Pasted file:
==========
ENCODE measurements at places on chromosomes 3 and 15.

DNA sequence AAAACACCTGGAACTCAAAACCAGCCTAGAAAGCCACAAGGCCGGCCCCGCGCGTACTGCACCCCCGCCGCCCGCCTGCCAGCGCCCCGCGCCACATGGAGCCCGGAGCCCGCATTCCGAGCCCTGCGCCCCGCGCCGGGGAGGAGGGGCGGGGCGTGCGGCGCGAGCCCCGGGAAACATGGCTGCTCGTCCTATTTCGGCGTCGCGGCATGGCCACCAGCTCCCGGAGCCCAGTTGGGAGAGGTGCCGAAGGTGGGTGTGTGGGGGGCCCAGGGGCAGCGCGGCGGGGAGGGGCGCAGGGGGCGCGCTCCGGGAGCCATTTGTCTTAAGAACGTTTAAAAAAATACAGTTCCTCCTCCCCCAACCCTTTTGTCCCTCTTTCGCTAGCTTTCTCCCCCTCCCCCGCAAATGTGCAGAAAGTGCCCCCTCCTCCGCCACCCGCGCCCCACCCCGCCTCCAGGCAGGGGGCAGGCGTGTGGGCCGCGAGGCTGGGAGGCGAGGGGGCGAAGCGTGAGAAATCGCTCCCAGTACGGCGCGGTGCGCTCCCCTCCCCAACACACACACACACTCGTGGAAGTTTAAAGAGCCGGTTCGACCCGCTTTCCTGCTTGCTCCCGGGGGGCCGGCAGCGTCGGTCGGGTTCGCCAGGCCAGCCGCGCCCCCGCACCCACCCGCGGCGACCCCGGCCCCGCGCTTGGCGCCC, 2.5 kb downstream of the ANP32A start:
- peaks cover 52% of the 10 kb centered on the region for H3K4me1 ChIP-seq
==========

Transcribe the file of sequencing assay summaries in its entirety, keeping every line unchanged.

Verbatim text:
ENCODE measurements at places on chromosomes 3 and 15.

DNA sequence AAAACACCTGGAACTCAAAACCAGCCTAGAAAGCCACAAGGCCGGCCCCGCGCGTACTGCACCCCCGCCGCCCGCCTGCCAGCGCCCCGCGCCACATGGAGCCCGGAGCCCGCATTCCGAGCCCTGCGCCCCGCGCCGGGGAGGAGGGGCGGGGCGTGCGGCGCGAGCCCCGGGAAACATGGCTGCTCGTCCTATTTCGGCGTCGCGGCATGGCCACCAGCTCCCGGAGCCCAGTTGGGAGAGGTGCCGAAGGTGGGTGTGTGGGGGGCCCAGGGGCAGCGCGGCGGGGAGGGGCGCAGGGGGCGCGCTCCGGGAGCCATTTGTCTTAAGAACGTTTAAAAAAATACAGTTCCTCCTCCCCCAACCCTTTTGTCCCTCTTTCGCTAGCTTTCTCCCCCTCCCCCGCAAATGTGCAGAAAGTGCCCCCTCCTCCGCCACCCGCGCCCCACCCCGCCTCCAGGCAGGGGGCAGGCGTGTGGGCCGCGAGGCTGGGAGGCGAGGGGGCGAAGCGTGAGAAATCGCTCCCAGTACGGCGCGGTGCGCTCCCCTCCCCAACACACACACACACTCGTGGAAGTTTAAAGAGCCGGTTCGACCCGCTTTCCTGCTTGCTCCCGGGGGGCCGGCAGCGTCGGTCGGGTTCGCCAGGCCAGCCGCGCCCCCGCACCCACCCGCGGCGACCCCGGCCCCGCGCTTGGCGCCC, 2.5 kb downstream of the ANP32A start:
- peaks cover 52% of the 10 kb centered on the region for H3K4me1 ChIP-seq